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Caribbean Catastrophes and the Market. Laurie A. Johnson May 17, 2005. Agenda. RMS CAT Modeling in the Caribbean 2004 CAT Response and Activities to Date Evaluating the Caribbean Hurricane Model Performance Next Steps. Overview of Caribbean Risk.

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caribbean catastrophes and the market

Caribbean Catastrophes and the Market

Laurie A. Johnson

May 17, 2005

  • RMS CAT Modeling in the Caribbean
  • 2004 CAT Response and Activities to Date
  • Evaluating the Caribbean Hurricane Model Performance
  • Next Steps


overview of caribbean risk
Overview of Caribbean Risk
  • Considerable variations in risk by peril by island across the Caribbean:
    • Earthquake risk dominated by proximity to the Caribbean plate boundary
    • An average of 9.8 named storms form annually within the Atlantic and Caribbean basins with tracks trending WNW
  • Considerable variation in insurance practices across the region, including availability, policy types and deductibles
  • Significant amount of risk is transferred outside the region through reinsurance


rms caribbean models
RMS Caribbean Models

‡ Puerto Rico * Jamaica

+ Entire Caribbean basin


total economic damage in 2004 by country
Total Economic Damage in 2004 (by Country)

(Source: CDERA, 2004)


rms activities to date
RMS Activities To Date
  • CAT Response stochastic storm selections:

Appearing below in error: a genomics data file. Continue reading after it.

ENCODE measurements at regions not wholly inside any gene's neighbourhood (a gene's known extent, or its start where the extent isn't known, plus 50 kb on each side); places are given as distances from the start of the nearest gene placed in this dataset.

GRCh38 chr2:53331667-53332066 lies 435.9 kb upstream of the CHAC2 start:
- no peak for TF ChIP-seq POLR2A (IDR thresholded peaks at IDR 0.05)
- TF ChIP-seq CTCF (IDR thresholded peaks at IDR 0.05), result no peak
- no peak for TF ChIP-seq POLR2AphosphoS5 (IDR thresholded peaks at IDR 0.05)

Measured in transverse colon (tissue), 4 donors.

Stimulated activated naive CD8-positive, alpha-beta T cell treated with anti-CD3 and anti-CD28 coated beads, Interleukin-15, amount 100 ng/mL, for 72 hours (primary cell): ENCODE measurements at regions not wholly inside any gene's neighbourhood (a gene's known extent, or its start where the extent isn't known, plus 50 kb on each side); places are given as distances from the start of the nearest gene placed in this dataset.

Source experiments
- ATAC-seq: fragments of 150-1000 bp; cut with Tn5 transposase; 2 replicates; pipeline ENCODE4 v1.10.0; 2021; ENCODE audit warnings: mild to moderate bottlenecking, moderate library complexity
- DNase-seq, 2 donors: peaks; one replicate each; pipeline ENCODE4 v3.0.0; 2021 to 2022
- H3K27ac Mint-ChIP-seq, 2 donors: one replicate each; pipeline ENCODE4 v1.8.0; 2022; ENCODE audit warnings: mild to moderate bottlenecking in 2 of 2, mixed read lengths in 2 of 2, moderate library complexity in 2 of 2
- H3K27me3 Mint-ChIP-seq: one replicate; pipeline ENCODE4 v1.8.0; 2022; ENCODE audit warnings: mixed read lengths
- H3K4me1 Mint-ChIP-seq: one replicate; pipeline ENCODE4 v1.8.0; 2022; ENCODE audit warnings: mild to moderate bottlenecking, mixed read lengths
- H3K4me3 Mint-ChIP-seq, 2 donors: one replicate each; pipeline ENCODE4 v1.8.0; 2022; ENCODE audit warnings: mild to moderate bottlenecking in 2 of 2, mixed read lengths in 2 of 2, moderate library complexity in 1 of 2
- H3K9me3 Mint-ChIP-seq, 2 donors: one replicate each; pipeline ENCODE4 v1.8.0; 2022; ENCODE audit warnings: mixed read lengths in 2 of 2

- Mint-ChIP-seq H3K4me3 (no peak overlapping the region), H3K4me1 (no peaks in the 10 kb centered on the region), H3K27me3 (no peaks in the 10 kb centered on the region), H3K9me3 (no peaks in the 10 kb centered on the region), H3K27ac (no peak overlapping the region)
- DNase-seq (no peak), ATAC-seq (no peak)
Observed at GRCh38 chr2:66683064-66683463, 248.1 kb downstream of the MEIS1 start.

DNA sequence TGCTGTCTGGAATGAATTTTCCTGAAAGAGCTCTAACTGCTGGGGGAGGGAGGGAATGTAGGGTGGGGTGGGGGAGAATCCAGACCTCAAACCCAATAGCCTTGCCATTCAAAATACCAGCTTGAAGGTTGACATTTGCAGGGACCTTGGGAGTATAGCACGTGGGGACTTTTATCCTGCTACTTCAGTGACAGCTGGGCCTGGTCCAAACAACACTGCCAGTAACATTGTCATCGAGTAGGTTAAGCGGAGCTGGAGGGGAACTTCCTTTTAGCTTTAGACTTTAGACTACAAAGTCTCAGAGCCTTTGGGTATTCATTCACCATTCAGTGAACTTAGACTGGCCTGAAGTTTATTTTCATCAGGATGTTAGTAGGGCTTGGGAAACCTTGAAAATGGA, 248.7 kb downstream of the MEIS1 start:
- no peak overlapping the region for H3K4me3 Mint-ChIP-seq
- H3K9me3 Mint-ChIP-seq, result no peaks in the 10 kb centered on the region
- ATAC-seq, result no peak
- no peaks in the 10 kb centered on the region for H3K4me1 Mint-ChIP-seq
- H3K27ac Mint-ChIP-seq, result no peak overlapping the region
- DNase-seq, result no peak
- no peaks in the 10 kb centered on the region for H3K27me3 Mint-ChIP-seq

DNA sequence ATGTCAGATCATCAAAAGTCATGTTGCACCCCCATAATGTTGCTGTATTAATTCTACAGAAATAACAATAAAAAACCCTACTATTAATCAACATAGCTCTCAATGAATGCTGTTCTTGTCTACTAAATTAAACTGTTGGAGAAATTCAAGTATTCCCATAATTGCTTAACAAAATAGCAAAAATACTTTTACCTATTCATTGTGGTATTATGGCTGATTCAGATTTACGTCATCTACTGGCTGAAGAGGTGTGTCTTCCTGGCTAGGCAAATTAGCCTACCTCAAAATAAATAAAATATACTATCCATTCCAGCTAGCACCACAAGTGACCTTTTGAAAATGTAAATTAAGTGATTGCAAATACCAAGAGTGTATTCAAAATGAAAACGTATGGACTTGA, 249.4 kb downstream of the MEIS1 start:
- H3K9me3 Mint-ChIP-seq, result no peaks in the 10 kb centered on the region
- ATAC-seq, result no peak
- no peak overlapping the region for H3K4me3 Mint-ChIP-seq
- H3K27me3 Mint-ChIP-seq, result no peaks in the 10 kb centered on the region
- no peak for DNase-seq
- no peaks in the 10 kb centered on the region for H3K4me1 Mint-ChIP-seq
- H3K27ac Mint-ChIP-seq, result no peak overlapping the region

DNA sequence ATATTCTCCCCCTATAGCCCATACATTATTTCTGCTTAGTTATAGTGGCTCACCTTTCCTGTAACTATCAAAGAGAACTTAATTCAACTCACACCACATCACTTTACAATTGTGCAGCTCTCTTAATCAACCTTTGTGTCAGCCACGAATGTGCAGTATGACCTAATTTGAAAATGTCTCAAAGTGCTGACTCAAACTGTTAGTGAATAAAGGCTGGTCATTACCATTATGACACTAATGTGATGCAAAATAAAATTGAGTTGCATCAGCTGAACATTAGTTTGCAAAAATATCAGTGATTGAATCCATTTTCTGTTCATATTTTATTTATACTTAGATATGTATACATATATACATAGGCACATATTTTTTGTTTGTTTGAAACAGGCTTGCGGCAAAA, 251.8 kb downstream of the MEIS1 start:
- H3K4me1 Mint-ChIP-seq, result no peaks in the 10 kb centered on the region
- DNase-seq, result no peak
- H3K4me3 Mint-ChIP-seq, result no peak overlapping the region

• Post-landfall stochastic id’s issued based on best fit of track and central pressure
    • Updated stochastic id’s issued in Feb 2, with events providing better match of windspeeds at the exposure concentration:
      • For Grand Bahama (Freetown) and Cayman (Georgetown) extreme concentration of exposure
      • Modeled losses very sensitive to stochastic event windfield parameters
  • Bahamas and Caymans reconnaissance
  • Island-specific storm surge mapping
  • Client claims data collection initiated


frances damage on grand bahama
Frances Damage on Grand Bahama
  • Frances crossed Grand Bahama Sept. 3
    • Stalled for nearly 2 days while weakening to cat 2 with 103 mph (165 km/hr) sustained winds
      • 100 mph (160 km/hr) gust recorded on Grand Bahama
    • Major north coast storm surge
  • High proportion island’s total insured exposure located in Freeport (pop 27,000) (west island)
  • Widespread low-level roof damage
  • Storm surge flooding came from the north and inundated airport, commercial and residential property in northFreeport and alongthe west end


jeanne damage on abaco
Jeanne Damage on Abaco
  • Jeanne’s eye crossed Abaco 3 weeks later on Sept. 25
    • Cat 2 with 103 mph (165 km/hr) sustained winds strengthening to Cat 3 as it passed north
    • Storm surge from northeast inundated capital Marsh Harbour (pop 4,000), Treasure Cay, Cherokee Bay
  • North coast of outer Cays subject to wave action and erosion causing isolated building collapses
  • Widespread low level roof damage, particularly shingles and clay tiles

Storm Surge Inundation



bahamas insights
Bahamas Insights
  • Mandatory building code based on South Florida code
  • Concrete block construction on the main islands with wood frame on the outer cays
  • First major hurricane to directly hit Grand Bahama since 1960s/70s development of Freeport
    • Roof tiles cemented to roofing-felt meant that minor damage required replacement of all roof covering
  • On outer islands demand surge due to increased transportation and supply costs
  • Business interruption and contents policy uptake generally low reducing insured losses compared to economic damage


hurricane ivan s path across the caribbean
Impacted 5 islands in the southern/eastern Caribbean and 3 islands in the Northern Caribbean

Resulted in 48 lives lost and multi-billion damages

Southernmost cat 4/5 storm